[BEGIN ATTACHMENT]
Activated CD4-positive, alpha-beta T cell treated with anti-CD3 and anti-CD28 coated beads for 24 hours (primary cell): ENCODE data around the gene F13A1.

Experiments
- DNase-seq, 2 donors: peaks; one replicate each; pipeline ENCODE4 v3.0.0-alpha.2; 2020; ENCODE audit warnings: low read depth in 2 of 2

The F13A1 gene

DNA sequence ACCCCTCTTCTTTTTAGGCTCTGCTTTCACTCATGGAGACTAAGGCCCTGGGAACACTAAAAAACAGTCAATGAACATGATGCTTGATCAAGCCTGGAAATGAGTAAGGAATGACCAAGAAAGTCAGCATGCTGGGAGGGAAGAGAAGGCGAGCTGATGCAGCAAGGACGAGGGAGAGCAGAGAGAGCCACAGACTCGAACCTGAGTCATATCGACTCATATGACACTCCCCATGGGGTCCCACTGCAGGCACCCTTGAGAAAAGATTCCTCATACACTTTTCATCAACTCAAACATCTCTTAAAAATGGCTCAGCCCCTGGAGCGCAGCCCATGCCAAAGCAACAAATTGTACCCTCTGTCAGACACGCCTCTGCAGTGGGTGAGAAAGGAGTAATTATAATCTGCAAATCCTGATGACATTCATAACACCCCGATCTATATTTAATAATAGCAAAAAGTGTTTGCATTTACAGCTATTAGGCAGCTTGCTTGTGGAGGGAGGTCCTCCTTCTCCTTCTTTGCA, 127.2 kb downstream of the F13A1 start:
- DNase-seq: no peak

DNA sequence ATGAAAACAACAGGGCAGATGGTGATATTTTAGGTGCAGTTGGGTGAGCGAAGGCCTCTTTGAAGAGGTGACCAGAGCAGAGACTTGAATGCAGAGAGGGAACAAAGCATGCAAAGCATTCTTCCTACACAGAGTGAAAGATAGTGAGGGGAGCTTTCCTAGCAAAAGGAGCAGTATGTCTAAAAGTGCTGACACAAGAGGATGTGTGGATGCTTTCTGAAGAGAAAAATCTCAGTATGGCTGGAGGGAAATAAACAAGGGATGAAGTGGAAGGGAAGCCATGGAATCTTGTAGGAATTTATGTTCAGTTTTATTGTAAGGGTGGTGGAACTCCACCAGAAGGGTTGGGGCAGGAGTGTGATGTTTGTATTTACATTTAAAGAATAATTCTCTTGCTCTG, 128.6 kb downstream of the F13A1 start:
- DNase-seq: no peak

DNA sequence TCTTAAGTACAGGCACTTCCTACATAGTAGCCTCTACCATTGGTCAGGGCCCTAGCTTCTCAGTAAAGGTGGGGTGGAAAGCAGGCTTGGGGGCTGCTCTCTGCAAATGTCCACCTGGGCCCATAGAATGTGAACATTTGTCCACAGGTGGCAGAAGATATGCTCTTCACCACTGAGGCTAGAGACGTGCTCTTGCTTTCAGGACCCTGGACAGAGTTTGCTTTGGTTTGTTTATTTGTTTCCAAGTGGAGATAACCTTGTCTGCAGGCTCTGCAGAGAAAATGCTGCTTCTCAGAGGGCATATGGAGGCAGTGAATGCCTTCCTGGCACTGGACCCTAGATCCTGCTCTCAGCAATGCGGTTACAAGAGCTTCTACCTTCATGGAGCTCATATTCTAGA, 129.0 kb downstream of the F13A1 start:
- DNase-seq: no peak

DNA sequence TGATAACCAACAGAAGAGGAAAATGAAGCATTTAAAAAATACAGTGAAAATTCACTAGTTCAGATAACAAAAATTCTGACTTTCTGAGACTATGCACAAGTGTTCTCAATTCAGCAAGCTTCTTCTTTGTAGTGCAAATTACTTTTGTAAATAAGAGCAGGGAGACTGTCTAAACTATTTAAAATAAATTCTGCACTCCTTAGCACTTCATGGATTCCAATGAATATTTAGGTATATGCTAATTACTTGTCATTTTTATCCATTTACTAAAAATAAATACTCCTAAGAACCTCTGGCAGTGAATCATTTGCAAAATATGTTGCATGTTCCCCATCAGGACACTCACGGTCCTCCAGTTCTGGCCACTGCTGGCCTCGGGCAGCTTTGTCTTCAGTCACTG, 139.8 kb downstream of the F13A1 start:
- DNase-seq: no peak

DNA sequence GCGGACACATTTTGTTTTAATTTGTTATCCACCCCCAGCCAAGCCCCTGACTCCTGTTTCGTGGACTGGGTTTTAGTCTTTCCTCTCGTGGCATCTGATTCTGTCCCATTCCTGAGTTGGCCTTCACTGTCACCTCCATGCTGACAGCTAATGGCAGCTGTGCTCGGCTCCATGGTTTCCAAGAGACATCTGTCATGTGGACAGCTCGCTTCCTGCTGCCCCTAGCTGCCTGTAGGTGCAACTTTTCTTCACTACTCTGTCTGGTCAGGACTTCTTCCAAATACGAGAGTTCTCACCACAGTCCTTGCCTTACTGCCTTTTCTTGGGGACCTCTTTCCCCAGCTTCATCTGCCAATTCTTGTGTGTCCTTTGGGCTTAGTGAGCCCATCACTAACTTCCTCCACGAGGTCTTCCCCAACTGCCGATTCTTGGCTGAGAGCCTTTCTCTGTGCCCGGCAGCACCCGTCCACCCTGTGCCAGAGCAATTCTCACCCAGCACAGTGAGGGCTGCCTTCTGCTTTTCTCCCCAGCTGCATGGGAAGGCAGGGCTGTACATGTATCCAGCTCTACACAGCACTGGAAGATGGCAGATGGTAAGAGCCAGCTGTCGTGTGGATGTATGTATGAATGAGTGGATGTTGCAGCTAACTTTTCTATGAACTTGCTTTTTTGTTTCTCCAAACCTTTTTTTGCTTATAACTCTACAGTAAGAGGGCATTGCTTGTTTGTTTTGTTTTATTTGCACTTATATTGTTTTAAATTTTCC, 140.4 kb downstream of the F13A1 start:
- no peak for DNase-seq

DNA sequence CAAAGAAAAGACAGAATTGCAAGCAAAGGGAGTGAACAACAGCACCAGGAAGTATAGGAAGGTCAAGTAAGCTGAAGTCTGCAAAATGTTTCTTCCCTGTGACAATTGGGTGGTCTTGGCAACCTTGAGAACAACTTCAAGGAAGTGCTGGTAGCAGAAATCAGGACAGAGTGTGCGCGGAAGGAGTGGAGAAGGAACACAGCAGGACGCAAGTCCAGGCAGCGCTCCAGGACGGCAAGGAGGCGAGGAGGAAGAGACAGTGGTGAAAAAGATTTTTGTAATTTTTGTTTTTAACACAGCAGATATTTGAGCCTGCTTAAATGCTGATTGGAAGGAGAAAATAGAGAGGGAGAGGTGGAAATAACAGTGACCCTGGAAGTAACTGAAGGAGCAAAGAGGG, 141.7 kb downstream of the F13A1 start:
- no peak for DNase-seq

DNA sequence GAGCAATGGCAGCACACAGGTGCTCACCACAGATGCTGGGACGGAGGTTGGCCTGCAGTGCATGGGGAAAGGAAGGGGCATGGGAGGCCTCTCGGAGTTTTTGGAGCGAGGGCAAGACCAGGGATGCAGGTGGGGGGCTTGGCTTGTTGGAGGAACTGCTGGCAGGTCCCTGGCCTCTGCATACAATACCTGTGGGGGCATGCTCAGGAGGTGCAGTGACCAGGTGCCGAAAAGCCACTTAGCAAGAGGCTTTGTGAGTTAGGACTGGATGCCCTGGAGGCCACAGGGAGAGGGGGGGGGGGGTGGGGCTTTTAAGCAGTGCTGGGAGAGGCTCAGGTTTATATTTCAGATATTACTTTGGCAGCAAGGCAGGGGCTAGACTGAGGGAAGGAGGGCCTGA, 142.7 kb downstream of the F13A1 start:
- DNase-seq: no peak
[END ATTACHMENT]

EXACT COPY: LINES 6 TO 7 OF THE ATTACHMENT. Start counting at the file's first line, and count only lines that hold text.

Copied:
- DNase-seq: no peak

DNA sequence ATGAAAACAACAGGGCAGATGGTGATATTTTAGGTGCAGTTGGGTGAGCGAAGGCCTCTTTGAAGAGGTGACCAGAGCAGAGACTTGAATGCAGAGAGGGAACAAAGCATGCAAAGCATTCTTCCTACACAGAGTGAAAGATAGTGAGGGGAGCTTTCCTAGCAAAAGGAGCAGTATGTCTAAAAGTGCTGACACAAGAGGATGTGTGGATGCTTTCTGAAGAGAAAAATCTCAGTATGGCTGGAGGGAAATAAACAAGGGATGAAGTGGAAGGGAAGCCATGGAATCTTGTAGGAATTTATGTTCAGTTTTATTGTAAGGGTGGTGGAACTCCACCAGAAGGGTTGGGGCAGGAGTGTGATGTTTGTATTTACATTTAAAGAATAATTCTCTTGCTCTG, 128.6 kb downstream of the F13A1 start: